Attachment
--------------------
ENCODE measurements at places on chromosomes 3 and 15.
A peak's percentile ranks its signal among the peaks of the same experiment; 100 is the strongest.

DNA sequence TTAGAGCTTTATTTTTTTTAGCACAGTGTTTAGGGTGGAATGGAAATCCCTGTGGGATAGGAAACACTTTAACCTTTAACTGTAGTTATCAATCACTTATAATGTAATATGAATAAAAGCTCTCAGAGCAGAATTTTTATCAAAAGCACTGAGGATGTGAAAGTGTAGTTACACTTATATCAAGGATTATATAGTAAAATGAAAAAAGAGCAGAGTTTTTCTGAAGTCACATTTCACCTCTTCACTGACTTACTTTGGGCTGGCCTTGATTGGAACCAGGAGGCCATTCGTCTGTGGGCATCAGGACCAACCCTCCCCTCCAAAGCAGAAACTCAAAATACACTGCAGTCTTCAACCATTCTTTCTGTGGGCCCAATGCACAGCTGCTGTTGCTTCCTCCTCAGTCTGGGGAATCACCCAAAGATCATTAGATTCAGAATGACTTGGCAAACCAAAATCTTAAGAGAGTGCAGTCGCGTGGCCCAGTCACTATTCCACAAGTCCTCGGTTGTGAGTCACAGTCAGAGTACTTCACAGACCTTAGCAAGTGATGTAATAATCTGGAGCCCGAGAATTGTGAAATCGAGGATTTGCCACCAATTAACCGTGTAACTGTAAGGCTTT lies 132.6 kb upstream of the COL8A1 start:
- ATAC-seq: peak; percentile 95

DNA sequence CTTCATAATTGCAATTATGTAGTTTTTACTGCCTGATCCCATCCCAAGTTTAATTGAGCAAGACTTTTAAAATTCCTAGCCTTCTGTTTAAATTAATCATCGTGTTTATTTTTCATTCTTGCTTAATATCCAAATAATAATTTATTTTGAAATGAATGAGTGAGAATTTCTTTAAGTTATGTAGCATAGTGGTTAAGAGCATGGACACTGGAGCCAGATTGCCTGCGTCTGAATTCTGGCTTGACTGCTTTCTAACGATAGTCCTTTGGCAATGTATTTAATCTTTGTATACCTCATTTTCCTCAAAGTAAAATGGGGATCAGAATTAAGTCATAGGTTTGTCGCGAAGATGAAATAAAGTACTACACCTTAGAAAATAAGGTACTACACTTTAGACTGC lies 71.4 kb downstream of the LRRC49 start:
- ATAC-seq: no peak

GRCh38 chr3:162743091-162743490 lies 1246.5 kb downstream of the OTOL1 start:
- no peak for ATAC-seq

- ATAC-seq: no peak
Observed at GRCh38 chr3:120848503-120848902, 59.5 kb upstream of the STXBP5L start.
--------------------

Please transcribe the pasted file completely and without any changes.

ENCODE measurements at places on chromosomes 3 and 15.
A peak's percentile ranks its signal among the peaks of the same experiment; 100 is the strongest.

DNA sequence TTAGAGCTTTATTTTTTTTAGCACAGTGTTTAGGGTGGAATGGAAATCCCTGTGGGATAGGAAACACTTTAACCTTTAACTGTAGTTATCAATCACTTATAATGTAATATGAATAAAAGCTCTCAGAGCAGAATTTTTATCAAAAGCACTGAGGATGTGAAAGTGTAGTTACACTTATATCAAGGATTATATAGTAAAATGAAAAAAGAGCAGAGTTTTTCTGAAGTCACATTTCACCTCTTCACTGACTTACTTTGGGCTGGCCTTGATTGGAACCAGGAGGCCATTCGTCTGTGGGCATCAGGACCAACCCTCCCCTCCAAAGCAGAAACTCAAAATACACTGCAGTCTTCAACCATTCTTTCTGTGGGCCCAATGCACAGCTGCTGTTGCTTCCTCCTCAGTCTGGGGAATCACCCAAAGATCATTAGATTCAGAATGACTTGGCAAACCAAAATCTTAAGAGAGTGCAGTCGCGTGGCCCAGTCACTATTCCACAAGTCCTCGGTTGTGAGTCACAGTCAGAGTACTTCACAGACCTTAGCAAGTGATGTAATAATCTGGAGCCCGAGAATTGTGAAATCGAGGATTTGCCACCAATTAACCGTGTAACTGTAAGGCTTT lies 132.6 kb upstream of the COL8A1 start:
- ATAC-seq: peak; percentile 95

DNA sequence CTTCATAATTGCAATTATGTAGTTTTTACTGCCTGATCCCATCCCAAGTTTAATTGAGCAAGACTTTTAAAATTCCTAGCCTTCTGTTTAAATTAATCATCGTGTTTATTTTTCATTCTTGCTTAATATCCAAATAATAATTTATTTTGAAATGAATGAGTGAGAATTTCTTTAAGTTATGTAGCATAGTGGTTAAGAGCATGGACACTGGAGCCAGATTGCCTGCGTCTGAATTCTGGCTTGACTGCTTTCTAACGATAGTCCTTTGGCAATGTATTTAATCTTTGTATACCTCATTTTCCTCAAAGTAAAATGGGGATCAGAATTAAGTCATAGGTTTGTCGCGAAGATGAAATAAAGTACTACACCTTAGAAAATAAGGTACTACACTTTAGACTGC lies 71.4 kb downstream of the LRRC49 start:
- ATAC-seq: no peak

GRCh38 chr3:162743091-162743490 lies 1246.5 kb downstream of the OTOL1 start:
- no peak for ATAC-seq

- ATAC-seq: no peak
Observed at GRCh38 chr3:120848503-120848902, 59.5 kb upstream of the STXBP5L start.